For nearly 100 years, American workers have received Social Security benefits to give them a financial boost during their retirement. Millions of people receive Social Security benefits—62 million in April 2022 alone. It might seem that paying Social Security taxes and receiving a benefit later in life is a pretty cut-and-dried process at this point.
Although Social Security is a common way for people to fund some of their retirement, it can be anything but simple. Getting the most out of Social Security benefits can elude people, especially if they don’t have a solid understanding of the program and its requirements. Getting help from a CPA can save people headaches and maximize their benefits during retirement. Here’s why.
Know When to Start
While taking Social Security benefits seems straightforward, there is not a uniform answer as to when an individual should start drawing from Social Security. Individuals can start drawing Social Security benefits anywhere between ages 62 and 70. However, the decision on the timing of Social Security payments is different for everyone. Taking benefits at an earlier age will mean smaller payments, but it could still be a good choice for some people.
Consulting with a CPA about a person’s financial situation helps people make the best decision on whether to collect Social Security as soon as possible or wait a few years. If a person is still working and chooses to take Social Security before their full retirement age, their income may change the amount of money they receive. A CPA can give valuable advice on how the timing of Social Security can affect retirement cash flow.
Maximize Potential Benefits during Earning Years
As individuals plan for retirement during their employment years, a CPA can help ensure they are maximizing their potential Social Security benefits. These benefits are calculated based on the highest-earning 35 years during a person’s working life. Consulting with a CPA throughout their earning years can help people determine whether they can increase earned income as they work or if they should continue to work a few more years to compile more years on the job with a higher income.
There is also a cap on how much income is taxed for Social Security. If a person makes more than that upper limit, Social Security taxes will be capped based on the maximum allowed amount. A person should not count on additional Social Security benefits on income above the limit. A CPA is an excellent resource to find additional wise investments for income to prepare for retirement.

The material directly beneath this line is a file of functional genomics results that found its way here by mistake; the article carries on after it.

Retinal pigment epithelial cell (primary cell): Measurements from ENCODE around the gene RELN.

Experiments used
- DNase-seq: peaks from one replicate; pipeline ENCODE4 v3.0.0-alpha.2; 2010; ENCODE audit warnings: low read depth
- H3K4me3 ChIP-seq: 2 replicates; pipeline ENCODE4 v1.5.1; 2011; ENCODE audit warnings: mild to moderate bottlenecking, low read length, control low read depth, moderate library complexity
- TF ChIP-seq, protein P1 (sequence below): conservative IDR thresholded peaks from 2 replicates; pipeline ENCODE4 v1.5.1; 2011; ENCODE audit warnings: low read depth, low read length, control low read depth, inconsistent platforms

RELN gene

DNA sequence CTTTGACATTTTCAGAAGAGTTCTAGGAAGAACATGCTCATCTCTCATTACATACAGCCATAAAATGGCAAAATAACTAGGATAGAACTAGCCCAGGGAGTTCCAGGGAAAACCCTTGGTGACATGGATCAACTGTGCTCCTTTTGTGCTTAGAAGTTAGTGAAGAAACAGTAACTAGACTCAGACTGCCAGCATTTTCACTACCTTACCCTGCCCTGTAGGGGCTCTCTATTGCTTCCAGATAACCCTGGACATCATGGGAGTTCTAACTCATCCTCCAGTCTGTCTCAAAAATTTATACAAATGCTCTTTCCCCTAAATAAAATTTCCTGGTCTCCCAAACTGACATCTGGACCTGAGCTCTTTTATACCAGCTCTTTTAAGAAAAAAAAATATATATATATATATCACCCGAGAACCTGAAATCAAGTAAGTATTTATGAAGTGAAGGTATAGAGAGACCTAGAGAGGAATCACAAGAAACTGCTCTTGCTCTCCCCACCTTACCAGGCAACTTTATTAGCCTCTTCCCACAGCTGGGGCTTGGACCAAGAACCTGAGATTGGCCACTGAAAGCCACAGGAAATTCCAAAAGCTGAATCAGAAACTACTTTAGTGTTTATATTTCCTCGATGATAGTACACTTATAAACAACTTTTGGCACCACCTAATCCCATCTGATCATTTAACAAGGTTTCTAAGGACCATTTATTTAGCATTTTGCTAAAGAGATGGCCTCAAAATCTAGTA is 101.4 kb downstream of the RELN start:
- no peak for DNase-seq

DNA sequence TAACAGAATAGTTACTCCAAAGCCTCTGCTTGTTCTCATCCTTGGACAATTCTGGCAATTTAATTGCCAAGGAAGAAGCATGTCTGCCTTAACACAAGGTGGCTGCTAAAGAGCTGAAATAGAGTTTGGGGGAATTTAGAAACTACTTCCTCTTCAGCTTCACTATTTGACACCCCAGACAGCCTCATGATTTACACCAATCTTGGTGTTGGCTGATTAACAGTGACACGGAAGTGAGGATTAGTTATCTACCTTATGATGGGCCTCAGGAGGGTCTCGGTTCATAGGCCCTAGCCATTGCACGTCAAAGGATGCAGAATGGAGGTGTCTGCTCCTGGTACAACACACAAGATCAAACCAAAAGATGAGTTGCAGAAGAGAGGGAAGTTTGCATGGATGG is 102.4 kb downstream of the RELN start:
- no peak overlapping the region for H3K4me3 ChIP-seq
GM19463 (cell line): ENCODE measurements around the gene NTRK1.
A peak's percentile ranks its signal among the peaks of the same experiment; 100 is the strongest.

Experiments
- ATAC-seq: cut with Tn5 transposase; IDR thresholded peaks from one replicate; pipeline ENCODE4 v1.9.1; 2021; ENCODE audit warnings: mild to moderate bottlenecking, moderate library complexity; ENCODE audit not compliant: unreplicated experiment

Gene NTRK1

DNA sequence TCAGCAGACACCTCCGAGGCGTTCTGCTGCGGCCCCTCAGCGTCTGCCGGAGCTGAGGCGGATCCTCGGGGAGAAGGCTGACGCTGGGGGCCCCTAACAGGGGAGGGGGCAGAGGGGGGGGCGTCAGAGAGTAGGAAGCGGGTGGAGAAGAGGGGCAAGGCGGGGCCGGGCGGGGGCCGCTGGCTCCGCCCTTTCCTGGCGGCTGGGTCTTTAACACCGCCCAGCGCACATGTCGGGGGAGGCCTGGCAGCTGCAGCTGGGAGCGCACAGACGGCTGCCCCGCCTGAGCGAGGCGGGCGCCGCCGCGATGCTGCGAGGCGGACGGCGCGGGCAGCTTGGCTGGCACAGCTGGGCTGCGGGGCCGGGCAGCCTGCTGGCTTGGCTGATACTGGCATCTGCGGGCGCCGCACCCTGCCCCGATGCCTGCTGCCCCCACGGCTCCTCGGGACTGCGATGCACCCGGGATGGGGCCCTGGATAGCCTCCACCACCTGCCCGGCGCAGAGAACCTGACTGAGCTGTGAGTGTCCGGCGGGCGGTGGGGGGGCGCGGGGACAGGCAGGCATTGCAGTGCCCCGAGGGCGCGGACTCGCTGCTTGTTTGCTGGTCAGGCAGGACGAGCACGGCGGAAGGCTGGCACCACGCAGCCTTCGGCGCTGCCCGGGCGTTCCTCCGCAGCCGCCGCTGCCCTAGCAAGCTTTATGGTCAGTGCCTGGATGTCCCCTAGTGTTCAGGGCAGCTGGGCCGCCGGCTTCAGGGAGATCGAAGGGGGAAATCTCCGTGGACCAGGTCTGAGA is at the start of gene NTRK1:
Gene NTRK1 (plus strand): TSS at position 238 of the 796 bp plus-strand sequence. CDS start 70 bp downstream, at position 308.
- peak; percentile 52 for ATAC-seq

See the Long-Term, Big Picture
CPAs are big-picture experts. While an individual is focused on their current earnings, a CPA can forecast and plan the best way to make those earnings last a lifetime. If a person is still working and they take Social Security benefits, some of the benefits may be reduced if the person’s income is too high.
The good news is that investments and dividends do not count as income for Social Security calculations. Careful planning throughout earning years can provide a person with income during retirement that will support them while not interfering with Social Security. A CPA has the big picture in mind and can help determine how to maximize savings and Social Security benefits.
Make Sense of Social Security for Self-Employed
Social Security can be especially complicated for people who are self-employed. These individuals are responsible for both the employer and employee Social Security taxes. When in this position, it can be tempting to keep earnings low to reduce the tax burden, especially when it is hard to get a business off the ground. Unfortunately, this would impact eventual Social Security payouts, as the benefit is based on the income earned over the years.
CPAs who are knowledgeable about the ins and outs of Social Security and building a business can help business owners be successful in both areas. A CPA will know a client’s business and finances and give sound advice to grow the business. While mountains of data can be lost on a small business owner, their CPA can analyze the data and make sense of it. When a business owner can trust their CPA, they can be strategic about spending and won’t feel the need to reduce earnings and avoid Social Security taxes, avoiding the pitfalls that impede so many in their position.
Many people count on Social Security benefits to help with finances during retirement. Getting the most out of Social Security can be difficult, especially if a person does not know important details like when to take benefits and how benefit amounts are calculated. Consulting a knowledgeable CPA during working years and when approaching retirement can ensure that Social Security benefits are maximized.
Justin Hatch is the CEO and co-founder of Reach Reporting.